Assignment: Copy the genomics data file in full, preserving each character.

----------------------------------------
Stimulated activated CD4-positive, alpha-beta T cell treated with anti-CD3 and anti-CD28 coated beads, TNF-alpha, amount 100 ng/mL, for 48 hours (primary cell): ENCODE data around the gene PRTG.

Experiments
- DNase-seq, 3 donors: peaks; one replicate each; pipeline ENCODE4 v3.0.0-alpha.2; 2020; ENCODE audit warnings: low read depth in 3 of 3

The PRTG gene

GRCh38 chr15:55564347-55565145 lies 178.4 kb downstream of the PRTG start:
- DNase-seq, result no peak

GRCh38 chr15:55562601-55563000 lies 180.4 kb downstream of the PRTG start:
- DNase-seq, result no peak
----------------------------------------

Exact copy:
Stimulated activated CD4-positive, alpha-beta T cell treated with anti-CD3 and anti-CD28 coated beads, TNF-alpha, amount 100 ng/mL, for 48 hours (primary cell): ENCODE data around the gene PRTG.

Experiments
- DNase-seq, 3 donors: peaks; one replicate each; pipeline ENCODE4 v3.0.0-alpha.2; 2020; ENCODE audit warnings: low read depth in 3 of 3

The PRTG gene

GRCh38 chr15:55564347-55565145 lies 178.4 kb downstream of the PRTG start:
- DNase-seq, result no peak

GRCh38 chr15:55562601-55563000 lies 180.4 kb downstream of the PRTG start:
- DNase-seq, result no peak